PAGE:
German Democratic Plastics in Design: A Research Project on Material, Technology, and Conservation
The preservation of plastic objects poses a difficult challenge for conservators. Research into conservation of plastic objects, which only emerged in the 1990s, has been primarily focused on the identification of plastics, their degradation, and possible conservation and restoration methods. The extent to which industrial production processes and manufacturing technologies influence both the long-term properties of plastics and their aging has hardly been considered.
To date, conservation science has mainly focused on the influence of a plastic’s chemical profile on its degradation. Although the engineering sciences collect relevant data about the quality of new plastics and plastic objects, there are few interfaces between engineers, conservators, conservation scientists, and other scholars of cultural heritage.
Therefore, the German Democratic Plastics in Design project aims to close this gap and, through a systematic investigation and assessment of a temporally and geographically closed area (the German Democratic Republic), to clarify this connection, to identify and characterize materials, and to generate treatment recommendations from the collected data.
This collaborative research project specifically deals with the identification of production processes and technologies for plastic materials used in the German Democratic Republic (GDR) between 1949 and 1990 for the production of industrial design, their degradation, and possible preventive and active measures.
About the German Democratic Republic
Shortly after World War II, in 1946, the nation of Germany was split in two: the Federal Republic of Germany (FRG) occupied by the United States, England, and France, and the German Democratic Republic (GDR) under Soviet control.
West Germany and East Germany, as they were known in the United States, were rebuilt with different political ideologies and were economically and socially separated. This situation continued until 1989, when the Berlin Wall was taken down, followed by the reunification of Germany in 1990 and the dissolution of the Soviet Union in 1991.
This project focuses on plastics from the GDR because: it was a closed cultural and economic system; and plastic production in the GDR was groundbreaking. Beginning in the 1950s, the GDR developed into one of the leading plastics-producing nations, which exported its products to almost all countries of the Eastern Bloc and even to the West via veiled channels.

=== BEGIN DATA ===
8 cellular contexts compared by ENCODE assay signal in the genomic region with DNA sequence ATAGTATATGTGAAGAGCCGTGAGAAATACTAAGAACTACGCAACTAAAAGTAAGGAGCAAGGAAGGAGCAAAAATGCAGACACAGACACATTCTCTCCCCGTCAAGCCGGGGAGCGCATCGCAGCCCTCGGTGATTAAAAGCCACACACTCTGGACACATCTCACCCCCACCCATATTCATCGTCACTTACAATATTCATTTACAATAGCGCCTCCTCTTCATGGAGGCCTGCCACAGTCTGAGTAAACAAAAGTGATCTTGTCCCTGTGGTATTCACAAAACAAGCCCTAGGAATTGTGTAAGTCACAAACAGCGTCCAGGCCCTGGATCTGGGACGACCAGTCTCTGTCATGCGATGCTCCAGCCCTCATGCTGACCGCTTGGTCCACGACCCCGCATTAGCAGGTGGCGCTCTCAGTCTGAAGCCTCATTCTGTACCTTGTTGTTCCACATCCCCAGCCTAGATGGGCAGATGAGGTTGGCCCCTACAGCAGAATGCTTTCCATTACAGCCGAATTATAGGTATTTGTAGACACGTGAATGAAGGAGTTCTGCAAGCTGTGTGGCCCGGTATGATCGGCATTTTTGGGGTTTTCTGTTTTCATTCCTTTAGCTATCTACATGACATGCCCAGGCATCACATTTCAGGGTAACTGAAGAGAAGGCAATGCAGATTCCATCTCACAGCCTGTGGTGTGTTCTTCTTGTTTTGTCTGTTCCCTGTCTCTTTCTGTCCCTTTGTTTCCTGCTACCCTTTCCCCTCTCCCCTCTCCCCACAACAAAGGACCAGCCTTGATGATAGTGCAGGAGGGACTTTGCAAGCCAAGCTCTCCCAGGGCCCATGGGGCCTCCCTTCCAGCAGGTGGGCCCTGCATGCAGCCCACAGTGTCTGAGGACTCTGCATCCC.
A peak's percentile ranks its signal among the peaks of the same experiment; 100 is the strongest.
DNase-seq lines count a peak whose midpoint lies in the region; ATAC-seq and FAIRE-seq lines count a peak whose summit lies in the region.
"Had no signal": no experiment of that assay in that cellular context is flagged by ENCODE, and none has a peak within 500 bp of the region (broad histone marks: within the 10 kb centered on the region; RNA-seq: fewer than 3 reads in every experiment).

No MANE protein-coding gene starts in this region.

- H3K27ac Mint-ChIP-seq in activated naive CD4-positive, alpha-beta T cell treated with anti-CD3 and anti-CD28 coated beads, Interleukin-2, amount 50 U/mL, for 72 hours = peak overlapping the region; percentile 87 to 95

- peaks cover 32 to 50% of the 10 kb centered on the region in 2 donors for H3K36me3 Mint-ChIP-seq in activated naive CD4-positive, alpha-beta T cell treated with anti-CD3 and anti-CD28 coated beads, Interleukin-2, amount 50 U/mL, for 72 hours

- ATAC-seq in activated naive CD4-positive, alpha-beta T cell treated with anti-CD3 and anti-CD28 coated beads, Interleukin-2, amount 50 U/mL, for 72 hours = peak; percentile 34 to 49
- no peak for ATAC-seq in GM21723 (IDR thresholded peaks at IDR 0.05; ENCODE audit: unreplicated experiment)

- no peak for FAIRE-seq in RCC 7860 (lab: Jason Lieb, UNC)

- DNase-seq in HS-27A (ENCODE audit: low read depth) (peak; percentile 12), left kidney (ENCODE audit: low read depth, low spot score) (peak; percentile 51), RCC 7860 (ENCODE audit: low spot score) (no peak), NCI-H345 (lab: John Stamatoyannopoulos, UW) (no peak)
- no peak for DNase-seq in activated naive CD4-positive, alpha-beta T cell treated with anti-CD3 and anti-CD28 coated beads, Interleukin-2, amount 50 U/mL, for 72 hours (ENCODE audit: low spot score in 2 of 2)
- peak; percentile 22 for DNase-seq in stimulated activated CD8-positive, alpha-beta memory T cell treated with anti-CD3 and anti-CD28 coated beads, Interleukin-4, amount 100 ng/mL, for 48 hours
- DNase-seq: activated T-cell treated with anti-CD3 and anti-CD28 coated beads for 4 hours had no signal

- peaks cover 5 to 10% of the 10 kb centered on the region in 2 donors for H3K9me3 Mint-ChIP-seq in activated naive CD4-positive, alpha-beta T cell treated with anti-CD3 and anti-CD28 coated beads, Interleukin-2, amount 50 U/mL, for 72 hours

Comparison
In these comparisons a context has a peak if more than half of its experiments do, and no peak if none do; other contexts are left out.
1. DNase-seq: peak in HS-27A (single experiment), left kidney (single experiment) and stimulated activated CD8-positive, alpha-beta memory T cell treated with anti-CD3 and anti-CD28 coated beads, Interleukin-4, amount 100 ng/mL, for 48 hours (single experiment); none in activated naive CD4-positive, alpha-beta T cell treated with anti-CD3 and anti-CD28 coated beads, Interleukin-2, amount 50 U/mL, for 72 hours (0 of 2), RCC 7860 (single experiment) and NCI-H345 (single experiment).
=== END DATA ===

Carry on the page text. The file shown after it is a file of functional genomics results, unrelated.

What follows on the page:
Getty Conservation Institute, Los Angeles
Wende Museum, Los Angeles
TH Köln –Cologne Institute of Conservation Sciences, Cologne
Die Neue Sammlung–The Design Museum, Munich
In this research project, two of the most important and comprehensive collections of plastic materials used in the German Democratic Republic (GDR) will be examined, measured and compared: the collections of the Wende Museum and Die Neue Sammlung–The Design Museum. Both of these museums have several thousand GDR plastic objects in their collections that overlap with everyday GDR culture. A systematic examination and assessment of these objects will take place at both museums and promises new findings regarding production history and material use and aging.
The Getty Conservation Institute will systematically and analytically accompany these investigations and provide significant support with our expertise in the field of plastic conservation and identification.
The fourth collaborative partner, the TH Köln–Cologne Institute of Conservation Sciences, was involved in a research project on the subject of GDR plastics from 2009 to 2011 that researched and documented the socio-historical background of plastic production in the GDR.
In addition to the collaborative research activities, the project will include an experts meeting and a concluding specialist conference. Research results will be published internationally through the Getty Conservation Institute.
Also, among the project activities is the doctoral project: “Material Memory: How are Manufacturing, Usage and Aging Traces Related to the Respective Material Properties and What Can be Revealed by Reading the Tracks” (working title) by Helena Ernst sponsored by the Die Neue Sammlung–The Design Musem.
Project Team Members
Die Neue Sammlung–The Design Museum
Tim Bechthold, Head of Conservation
Josef Strasser, Chief Curator
Helena Ernst, Project Conservator/ PhD student
Getty Conservation Institute
Tom Learner, Head of Science
Odile Madden, Senior Scientist
Anna Laganà, Senior Research Specialist
Michael Doutre, Research Lab Associate
TH Köln–Cologne Institute of Conservation Sciences
Friederike Waentig, Professor, Conservation
Ester Ferreira, Professor, Conservation Science
Joes Segal, Chief Curator
Christine Rank, Head of Collections
Janine Köppen, Project Conservator